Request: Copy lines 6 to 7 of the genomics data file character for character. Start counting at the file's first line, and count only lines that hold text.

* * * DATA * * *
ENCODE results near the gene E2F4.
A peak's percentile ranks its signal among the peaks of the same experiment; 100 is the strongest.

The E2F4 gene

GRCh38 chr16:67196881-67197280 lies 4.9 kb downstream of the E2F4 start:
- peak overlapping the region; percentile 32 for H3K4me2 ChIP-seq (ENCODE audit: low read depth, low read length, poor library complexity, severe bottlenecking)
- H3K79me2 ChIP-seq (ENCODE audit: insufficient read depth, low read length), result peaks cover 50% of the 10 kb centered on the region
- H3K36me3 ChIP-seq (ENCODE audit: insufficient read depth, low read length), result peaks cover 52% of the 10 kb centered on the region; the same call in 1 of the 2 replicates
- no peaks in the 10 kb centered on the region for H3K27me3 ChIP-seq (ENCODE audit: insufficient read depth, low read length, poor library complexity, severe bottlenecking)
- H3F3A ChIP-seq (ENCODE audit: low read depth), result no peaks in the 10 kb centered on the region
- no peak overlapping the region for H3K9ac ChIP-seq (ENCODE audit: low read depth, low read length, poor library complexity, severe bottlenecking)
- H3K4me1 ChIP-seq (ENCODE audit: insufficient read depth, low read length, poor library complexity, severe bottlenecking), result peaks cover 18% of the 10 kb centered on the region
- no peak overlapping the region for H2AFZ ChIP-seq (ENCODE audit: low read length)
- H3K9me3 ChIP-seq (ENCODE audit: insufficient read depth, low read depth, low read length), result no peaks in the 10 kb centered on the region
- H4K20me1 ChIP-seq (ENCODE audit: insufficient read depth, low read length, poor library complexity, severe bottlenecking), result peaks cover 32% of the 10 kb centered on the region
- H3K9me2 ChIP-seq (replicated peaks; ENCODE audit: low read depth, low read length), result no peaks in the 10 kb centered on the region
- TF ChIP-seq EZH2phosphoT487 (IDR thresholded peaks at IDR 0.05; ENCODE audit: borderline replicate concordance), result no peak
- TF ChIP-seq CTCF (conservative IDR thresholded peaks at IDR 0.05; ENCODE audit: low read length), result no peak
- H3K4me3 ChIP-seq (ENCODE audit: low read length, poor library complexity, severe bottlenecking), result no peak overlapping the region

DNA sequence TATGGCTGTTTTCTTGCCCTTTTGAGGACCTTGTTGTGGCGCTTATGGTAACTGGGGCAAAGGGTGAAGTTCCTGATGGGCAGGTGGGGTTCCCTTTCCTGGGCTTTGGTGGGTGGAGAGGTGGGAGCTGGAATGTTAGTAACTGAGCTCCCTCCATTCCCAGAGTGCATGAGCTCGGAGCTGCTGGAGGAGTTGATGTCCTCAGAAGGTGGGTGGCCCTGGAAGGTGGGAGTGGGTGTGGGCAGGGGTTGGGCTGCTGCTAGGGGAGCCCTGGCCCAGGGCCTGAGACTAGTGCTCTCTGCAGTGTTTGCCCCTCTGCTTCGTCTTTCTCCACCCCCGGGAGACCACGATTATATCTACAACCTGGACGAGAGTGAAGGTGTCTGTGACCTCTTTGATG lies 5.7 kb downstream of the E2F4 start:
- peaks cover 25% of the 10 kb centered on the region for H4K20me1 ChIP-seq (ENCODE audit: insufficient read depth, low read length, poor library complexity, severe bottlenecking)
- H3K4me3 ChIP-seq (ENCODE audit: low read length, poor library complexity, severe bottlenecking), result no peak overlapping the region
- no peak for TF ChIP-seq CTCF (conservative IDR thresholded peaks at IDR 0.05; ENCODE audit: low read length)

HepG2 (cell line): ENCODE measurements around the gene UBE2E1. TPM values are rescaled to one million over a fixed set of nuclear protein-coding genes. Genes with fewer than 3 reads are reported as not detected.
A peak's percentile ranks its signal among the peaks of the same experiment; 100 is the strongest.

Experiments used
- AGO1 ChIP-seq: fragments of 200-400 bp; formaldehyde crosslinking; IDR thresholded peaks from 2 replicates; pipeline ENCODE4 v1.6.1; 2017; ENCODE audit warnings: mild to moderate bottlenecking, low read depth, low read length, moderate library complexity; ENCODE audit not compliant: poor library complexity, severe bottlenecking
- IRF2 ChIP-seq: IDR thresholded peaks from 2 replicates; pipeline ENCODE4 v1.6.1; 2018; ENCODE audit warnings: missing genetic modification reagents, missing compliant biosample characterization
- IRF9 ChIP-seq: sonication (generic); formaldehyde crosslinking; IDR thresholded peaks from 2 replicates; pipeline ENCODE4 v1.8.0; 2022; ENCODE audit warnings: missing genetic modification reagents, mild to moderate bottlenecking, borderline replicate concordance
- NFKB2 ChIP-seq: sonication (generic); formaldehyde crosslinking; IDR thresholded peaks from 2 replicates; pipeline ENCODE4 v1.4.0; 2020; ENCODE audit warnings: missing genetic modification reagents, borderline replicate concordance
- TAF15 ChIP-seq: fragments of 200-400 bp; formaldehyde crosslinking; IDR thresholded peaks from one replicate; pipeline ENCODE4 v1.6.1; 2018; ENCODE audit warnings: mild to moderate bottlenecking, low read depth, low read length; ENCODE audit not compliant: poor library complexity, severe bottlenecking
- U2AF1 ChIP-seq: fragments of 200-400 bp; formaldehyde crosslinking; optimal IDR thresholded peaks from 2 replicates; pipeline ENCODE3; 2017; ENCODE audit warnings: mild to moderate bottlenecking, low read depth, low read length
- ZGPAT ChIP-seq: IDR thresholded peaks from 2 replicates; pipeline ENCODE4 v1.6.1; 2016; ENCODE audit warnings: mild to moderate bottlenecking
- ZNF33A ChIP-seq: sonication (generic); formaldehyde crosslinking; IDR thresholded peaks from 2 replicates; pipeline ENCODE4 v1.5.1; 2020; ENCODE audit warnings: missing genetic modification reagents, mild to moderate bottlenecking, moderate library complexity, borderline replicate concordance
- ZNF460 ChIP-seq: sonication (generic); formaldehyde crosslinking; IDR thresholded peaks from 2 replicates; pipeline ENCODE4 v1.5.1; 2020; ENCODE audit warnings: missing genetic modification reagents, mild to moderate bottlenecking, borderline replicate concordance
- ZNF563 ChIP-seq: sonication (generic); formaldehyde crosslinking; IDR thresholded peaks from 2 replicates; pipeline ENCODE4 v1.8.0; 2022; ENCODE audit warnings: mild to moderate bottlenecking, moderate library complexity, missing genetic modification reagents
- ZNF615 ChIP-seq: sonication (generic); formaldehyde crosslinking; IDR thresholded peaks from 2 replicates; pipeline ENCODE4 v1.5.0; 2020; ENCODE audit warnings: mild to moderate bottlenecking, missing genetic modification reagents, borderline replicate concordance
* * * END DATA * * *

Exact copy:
- H3K79me2 ChIP-seq (ENCODE audit: insufficient read depth, low read length), result peaks cover 50% of the 10 kb centered on the region
- H3K36me3 ChIP-seq (ENCODE audit: insufficient read depth, low read length), result peaks cover 52% of the 10 kb centered on the region; the same call in 1 of the 2 replicates